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by ProfDave, ©2022

(Jan. 27, 2022) — The recovery support program in which I am involved is Celebrate Recovery, established 1981 and consistent world-wide.  For some, recovery may be unimaginable, let alone celebrating it, but I have seen it with my own eyes and experienced it myself.  I have been sharing the 12 Steps with you.  Here is the last one.

Step Twelve: Having had a spiritual experience as the result of these steps, we try to carry this message to others and to practice these principles in all our affairs.  Galatians 6:1: Brothers, if someone is caught in a sin, you who are spiritual should restore him gently.  But watch yourself, or you also may be tempted.

“Having had a spiritual experience as the result of these steps . . . .”  If you seriously and prayerfully – in a safe recovery group – take steps one through eleven something supernatural will happen.  You may still struggle – vulnerability will remain – but you will have the tools to struggle successfully, a new relationship with God and a band of brothers/sisters with whom to share your struggles and your victories.  For me, it came in Step One – when I came out of 60 years of denial.  Others may await their miracle until the very end when they realize they are not the same person they were when they started.  But something does happen.

Don’t stop before the miracle happens.  “Keep coming!  It works if you work it!  So work it, you’re worth it!”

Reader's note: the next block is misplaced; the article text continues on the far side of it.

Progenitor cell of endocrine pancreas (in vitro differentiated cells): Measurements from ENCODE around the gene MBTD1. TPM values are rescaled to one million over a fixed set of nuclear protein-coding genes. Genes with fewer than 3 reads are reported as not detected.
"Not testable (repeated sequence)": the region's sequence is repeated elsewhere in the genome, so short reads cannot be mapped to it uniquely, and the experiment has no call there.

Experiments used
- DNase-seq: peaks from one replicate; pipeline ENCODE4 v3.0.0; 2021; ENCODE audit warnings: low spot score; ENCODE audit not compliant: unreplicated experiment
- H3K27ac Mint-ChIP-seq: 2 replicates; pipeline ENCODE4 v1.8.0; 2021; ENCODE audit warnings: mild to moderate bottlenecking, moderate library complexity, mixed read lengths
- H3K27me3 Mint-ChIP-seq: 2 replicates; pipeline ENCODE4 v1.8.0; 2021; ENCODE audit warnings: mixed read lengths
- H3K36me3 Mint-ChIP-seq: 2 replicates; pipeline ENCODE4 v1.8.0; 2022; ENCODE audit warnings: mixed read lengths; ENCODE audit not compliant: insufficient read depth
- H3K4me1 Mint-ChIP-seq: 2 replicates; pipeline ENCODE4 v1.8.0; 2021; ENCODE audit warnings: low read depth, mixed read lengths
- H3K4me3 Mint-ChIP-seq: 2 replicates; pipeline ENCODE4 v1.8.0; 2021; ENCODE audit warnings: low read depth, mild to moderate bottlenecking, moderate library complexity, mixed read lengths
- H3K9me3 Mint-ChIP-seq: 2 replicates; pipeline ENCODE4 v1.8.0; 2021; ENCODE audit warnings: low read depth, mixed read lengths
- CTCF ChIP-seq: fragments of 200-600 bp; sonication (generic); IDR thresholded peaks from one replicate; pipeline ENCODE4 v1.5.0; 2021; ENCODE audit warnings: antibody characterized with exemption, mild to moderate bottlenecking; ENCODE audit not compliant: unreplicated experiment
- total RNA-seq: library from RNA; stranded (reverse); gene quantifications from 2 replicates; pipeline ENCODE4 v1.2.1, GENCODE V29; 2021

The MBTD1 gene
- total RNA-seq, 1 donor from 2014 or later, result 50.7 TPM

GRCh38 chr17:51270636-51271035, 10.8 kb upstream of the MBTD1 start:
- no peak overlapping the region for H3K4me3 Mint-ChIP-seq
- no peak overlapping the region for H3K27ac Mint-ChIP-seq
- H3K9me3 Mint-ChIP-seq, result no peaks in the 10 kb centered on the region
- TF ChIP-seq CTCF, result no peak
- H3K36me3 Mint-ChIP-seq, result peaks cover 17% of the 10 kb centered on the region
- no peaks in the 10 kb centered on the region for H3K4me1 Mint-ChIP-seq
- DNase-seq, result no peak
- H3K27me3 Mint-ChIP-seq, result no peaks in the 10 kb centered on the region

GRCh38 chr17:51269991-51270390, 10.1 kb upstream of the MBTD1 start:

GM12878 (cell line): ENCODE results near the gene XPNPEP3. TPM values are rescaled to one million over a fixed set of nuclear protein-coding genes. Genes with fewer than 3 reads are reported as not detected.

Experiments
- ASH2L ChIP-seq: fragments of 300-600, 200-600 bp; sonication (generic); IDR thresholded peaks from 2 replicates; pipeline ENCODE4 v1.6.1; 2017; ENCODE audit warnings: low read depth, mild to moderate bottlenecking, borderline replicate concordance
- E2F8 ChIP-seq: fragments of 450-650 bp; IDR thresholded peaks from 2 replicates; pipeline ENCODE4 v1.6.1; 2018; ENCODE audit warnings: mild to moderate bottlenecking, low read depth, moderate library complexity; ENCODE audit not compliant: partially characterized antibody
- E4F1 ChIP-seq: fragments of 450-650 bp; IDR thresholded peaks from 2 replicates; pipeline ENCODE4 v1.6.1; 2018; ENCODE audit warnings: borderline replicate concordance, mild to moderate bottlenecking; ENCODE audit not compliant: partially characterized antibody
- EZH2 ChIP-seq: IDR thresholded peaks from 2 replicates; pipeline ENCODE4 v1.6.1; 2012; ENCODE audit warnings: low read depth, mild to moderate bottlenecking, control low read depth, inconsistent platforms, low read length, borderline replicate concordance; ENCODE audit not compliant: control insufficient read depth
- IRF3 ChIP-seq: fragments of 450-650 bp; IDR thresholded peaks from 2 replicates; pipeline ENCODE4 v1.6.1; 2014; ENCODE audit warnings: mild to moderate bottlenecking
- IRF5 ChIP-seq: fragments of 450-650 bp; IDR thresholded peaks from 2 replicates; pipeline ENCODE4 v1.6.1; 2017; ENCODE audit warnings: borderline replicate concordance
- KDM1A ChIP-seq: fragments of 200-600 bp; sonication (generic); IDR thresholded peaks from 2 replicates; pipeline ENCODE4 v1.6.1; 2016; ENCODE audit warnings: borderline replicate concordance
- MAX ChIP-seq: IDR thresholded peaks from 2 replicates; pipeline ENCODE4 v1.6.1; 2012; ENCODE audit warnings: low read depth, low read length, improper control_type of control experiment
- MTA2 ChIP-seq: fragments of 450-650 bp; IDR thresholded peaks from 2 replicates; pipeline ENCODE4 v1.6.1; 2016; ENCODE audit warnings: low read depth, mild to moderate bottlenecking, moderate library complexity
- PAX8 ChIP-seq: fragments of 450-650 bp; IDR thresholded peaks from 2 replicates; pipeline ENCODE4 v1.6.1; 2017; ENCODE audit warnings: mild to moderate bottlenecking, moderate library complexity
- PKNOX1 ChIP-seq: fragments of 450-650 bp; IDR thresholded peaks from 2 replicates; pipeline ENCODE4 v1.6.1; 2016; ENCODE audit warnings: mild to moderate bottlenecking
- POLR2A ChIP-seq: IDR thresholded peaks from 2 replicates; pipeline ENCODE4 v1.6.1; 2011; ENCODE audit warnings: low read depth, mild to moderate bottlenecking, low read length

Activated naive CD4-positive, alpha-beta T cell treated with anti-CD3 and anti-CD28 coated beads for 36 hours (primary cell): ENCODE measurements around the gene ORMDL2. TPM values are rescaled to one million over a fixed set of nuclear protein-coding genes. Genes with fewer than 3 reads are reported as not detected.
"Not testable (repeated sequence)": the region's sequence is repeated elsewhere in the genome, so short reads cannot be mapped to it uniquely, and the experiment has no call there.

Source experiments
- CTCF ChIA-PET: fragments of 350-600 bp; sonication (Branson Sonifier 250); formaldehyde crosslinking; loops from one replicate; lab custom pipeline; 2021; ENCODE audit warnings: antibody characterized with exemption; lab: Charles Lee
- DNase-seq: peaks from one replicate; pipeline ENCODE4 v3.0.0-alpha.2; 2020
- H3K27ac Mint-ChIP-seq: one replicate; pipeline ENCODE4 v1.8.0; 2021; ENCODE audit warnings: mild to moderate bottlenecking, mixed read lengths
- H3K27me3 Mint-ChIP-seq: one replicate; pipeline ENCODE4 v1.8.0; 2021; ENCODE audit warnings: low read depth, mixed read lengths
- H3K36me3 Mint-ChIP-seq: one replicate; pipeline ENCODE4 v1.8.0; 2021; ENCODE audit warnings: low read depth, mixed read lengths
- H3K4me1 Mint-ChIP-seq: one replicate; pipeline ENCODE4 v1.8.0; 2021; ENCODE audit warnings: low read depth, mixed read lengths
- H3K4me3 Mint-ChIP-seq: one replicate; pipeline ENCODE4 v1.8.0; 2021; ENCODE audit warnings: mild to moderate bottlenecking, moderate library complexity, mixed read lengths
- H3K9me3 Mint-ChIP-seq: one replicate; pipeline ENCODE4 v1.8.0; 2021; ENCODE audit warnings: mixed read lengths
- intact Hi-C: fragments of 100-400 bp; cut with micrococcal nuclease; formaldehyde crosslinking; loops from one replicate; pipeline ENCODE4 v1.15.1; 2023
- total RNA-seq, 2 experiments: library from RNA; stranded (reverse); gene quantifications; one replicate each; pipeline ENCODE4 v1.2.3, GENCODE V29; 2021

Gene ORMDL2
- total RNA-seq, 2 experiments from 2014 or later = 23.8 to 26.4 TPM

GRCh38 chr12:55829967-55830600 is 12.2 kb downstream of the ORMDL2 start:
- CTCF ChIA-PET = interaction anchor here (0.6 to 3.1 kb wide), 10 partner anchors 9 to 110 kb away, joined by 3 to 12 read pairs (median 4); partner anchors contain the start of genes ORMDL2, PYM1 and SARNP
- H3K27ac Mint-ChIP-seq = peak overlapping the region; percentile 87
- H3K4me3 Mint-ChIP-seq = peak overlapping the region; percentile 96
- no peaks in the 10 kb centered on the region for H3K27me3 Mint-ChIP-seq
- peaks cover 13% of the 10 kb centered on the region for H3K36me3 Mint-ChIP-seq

“We try to carry this message to others.” to bring this Good News to others.  That’s what I just did.  I am just a beggar telling other beggars where to find bread.  If you discovered the cure for cancer, would you keep it to yourself?  We have experienced the supernatural in our inner selves.  Chains have been broken.  Addictions and compulsive behaviors we were powerless to change have been changed.  We celebrate impossible victories!  We’ve got to tell somebody!

It is time to celebrate recovery!  First, it is one more liberating step in the process.  No, we are not done yet, because spiritual and personal growth is a life-long process.  But spreading the good news and telling our story helps us see how far we have come and wipe away the last traces of our shame.  Giving a testimony in a meeting is a scary but liberating thing.

Second, we must give credit where credit is due.  Taking credit for what God has done in my life is a sure recipe for losing it.  I am not clean because of my iron resolve and sterling character.  The lack of all that is what got me into the mess in the first place.

Third, we want other strugglers to find hope and courage from our examples.  To say, “I don’t have to struggle alone, I don’t have to live with this albatross around my neck, there is a way to be free!”  There is no damage, no twistedness, no mutilation, no brokenness of soul and spirit that God cannot heal.  Attend Celebrate Recovery!  Meanwhile, I think I will go back to Step 1 with another problem area that I have been carrying around altogether too long.